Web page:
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EnglishEdit

Etymology 1Edit

  This entry lacks etymological information. If you are familiar with the origin of this term, please add it to the page per etymology instructions, or discuss it at the Etymology scriptorium.

DeterminerEdit

atta

  1. that's the; that's a
Usage notesEdit

Used only in expressions like atta boy and atta girl.

Derived termsEdit

Etymology 2Edit

From Hindi आटा (āṭā, flour, farina, dough).

NounEdit

atta (uncountable)

  1. (India) A type of wholegrain flour from the Indian subcontinent.
    • 2008, Amitav Ghosh, Sea of Poppies, Penguin 2015, p. 7:
      Kabutri, in the meanwhile, had kneaded some atta and rolled out a few real rotis.

AnagramsEdit


ChoctawEdit

VerbEdit

atta

  1. to live

GothicEdit

RomanizationEdit

atta

  1. Romanization of 𐌰𐍄𐍄𐌰

ItalianEdit

AdjectiveEdit

atta

  1. feminine singular of atto

AnagramsEdit


LatinEdit

EtymologyEdit

From Proto-Indo-European *átta (father). Cognates include Hittite 𒀜𒋫𒀸 (attas), Gothic 𐌰𐍄𐍄𐌰 (atta), Old Church Slavonic отьць (otĭcĭ) and Ancient Greek ἄττα (átta).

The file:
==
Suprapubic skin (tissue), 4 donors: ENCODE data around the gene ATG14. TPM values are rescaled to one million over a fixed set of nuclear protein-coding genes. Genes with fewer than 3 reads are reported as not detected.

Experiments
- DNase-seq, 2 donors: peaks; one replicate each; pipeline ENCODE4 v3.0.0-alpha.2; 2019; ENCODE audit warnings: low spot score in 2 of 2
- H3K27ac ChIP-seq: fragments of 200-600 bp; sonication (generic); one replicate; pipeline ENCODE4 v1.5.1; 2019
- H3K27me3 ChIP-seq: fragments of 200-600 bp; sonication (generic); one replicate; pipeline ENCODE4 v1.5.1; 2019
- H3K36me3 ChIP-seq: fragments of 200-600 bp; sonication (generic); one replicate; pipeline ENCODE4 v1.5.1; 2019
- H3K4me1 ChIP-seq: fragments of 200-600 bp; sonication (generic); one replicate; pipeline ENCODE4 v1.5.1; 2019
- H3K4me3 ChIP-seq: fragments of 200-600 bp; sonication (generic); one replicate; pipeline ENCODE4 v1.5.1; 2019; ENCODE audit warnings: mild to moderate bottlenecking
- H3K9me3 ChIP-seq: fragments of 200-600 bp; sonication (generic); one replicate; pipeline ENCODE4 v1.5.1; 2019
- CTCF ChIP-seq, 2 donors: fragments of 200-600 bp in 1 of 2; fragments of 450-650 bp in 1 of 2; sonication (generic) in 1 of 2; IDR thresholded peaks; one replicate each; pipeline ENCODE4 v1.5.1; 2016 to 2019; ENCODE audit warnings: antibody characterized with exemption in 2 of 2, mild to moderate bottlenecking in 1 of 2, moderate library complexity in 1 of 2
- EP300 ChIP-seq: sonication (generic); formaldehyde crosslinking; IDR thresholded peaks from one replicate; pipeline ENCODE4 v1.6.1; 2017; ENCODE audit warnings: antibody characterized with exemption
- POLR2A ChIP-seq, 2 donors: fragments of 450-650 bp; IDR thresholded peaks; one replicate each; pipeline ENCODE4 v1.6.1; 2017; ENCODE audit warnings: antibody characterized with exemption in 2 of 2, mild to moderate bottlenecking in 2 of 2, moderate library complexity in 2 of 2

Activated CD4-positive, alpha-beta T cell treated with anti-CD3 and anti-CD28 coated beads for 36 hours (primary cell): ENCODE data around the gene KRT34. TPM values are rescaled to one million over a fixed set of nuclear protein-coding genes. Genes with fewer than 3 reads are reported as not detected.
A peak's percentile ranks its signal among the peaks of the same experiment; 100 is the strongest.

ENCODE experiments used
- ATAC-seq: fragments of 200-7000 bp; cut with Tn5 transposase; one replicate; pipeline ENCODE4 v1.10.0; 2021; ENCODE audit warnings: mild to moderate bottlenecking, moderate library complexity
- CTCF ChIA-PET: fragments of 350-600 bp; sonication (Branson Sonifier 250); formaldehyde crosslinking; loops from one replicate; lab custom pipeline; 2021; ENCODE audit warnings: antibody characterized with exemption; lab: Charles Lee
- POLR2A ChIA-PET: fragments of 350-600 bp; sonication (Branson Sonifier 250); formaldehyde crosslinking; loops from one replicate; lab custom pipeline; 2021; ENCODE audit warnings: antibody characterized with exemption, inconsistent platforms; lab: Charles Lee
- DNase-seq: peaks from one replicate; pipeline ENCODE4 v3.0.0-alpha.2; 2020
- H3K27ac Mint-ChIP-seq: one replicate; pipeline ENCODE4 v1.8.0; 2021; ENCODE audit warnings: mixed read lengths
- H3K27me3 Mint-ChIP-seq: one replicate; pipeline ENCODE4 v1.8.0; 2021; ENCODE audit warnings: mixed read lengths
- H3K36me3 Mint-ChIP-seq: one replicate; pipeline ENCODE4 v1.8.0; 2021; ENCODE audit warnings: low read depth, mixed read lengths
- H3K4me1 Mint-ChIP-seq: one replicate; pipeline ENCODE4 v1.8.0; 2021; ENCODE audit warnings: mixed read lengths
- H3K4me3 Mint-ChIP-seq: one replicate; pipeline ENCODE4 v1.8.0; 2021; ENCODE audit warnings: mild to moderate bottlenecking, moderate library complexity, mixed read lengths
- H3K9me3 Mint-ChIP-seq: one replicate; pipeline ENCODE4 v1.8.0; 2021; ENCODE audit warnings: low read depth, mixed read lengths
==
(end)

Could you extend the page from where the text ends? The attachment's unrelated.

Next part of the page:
PronunciationEdit

NounEdit

atta m (genitive attae); first declension

  1. father (term of respect for an old man)

DeclensionEdit

First-declension noun.

Case Singular Plural
Nominative atta attae
Genitive attae attārum
Dative attae attīs
Accusative attam attās
Ablative attā attīs
Vocative atta attae

ReferencesEdit


Old SwedishEdit

Alternative formsEdit

EtymologyEdit

From Old Norse átta, from Proto-Germanic *ahtōu, from Proto-Indo-European *oḱtṓw.

NumeralEdit

ātta

  1. eight

DescendantsEdit

  • Swedish: åtta

PaliEdit

Alternative formsEdit

NounEdit

atta

  1. vocative singular of attan

TurkishEdit

NounEdit

atta

  1. singular locative of at

YagaraEdit

PronounEdit

atta

  1. I

ReferencesEdit